What's even more insane is the fact that I couldn't be happier about this. To be honest, the nesting habits crept up on me, like a slow fog. It started with the clearing of the desk. And then the growing of the plants. Now I have bird friends outside my window everyday and it's as if, all of a sudden, I woke up in the clouds, and I never knew I was being lifted away.

But I guess this is the reason why I came to grad school, after all. To drop out of my life of chaotic excitement, and drop into a new, quieter one - one that strives for the beauty of authentic expression.

I spoke to my friend in Costa Rica last night. He's used to my spur-of-the-moment trips south.

"When are you coming back down here?" he asked. In the background, I can hear the sounds of the rainforest all around him.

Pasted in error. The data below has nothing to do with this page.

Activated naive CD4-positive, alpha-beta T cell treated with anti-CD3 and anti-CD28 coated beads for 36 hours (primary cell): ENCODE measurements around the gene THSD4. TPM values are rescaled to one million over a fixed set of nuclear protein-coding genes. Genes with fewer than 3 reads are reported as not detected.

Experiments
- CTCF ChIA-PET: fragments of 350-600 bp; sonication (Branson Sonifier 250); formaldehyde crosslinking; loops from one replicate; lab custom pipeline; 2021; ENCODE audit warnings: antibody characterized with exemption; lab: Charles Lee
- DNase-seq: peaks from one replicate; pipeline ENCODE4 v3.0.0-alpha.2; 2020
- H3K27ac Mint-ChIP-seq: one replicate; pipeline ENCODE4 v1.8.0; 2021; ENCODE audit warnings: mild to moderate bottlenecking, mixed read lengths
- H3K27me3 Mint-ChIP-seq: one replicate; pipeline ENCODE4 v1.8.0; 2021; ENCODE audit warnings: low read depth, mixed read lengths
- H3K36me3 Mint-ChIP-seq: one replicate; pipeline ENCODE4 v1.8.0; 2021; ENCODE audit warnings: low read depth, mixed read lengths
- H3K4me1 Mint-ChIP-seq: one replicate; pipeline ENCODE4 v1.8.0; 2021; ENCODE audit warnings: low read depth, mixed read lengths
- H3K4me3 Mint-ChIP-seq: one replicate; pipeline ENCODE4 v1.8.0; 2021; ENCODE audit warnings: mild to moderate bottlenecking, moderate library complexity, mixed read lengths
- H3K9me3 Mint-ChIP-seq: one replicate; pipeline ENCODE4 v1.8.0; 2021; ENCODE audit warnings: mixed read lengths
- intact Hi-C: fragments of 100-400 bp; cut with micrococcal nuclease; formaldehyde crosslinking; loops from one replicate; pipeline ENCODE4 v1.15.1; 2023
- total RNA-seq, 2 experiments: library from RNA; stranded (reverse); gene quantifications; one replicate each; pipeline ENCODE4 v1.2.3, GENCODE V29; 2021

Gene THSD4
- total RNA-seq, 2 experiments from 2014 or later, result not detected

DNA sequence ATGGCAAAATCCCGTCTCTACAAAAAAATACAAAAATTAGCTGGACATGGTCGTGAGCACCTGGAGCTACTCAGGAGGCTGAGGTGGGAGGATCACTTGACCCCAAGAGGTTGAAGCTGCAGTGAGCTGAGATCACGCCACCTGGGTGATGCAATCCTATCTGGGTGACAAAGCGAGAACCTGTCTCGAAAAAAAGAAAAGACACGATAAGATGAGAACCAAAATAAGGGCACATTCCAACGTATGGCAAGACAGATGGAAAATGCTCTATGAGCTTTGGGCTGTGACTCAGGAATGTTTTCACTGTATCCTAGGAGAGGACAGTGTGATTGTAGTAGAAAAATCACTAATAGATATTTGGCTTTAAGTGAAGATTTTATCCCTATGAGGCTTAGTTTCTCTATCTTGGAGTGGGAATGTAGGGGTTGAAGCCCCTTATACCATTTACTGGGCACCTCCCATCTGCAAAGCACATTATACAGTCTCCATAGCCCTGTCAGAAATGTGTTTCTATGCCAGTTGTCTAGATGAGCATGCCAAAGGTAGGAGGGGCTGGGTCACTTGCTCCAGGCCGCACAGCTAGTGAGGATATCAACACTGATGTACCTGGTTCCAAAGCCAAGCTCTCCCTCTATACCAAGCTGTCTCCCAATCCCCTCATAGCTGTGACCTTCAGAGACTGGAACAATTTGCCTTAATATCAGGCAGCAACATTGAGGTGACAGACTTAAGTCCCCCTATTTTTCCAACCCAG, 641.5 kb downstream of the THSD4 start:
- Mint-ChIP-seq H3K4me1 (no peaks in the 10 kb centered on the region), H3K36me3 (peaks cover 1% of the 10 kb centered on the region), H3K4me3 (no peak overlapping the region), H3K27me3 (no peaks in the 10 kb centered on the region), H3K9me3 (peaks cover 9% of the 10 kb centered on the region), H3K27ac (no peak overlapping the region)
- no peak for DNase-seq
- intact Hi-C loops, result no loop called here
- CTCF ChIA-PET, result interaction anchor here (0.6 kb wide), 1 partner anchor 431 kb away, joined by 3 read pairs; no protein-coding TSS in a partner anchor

"You know," I said. "I really don't know." Silence. "Things feel... different, now."
"Hmm," he said after a while. "Estas comprometida." Comprometida - to be engaged, committed.
"Yes, I think you're right. Estoy comprometida."
"Eso es bueno!" he said with a laugh. He's an artist too so he knows what it feels like to be on fire about your craft. He knows about this rabbit hole, he knows it well.

That Sunday afternoon, I could have sat at my desk all day. But, it felt sacrilegious to let such a perfect day slide by my window without getting out there and communing with the elements. I had to honor that other part of myself, the wild one. So I called up my friend Sarah and we made a date to watch the sunset on the beach. It felt strange to drive my car across the long bridge to St. Pete, weaving between traffic and listening to sugary pop songs on the radio. But it all made sense when I plunged into the cold waves, tinged pink from the setting sun, releasing my body to this saltwater altar.